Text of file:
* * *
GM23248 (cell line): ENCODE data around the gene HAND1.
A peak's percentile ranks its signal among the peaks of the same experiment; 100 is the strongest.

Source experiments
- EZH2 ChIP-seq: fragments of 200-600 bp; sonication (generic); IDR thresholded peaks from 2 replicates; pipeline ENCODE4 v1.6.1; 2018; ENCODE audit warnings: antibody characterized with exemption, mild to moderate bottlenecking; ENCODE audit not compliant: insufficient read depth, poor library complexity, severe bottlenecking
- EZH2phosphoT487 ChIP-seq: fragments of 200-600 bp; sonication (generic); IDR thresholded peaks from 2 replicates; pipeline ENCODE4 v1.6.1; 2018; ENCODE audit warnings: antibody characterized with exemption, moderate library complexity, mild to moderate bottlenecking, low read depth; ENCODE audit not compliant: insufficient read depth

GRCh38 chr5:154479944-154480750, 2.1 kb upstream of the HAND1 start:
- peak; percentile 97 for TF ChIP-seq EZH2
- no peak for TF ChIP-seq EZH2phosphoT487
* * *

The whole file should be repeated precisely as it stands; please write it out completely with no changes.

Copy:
GM23248 (cell line): ENCODE data around the gene HAND1.
A peak's percentile ranks its signal among the peaks of the same experiment; 100 is the strongest.

Source experiments
- EZH2 ChIP-seq: fragments of 200-600 bp; sonication (generic); IDR thresholded peaks from 2 replicates; pipeline ENCODE4 v1.6.1; 2018; ENCODE audit warnings: antibody characterized with exemption, mild to moderate bottlenecking; ENCODE audit not compliant: insufficient read depth, poor library complexity, severe bottlenecking
- EZH2phosphoT487 ChIP-seq: fragments of 200-600 bp; sonication (generic); IDR thresholded peaks from 2 replicates; pipeline ENCODE4 v1.6.1; 2018; ENCODE audit warnings: antibody characterized with exemption, moderate library complexity, mild to moderate bottlenecking, low read depth; ENCODE audit not compliant: insufficient read depth

GRCh38 chr5:154479944-154480750, 2.1 kb upstream of the HAND1 start:
- peak; percentile 97 for TF ChIP-seq EZH2
- no peak for TF ChIP-seq EZH2phosphoT487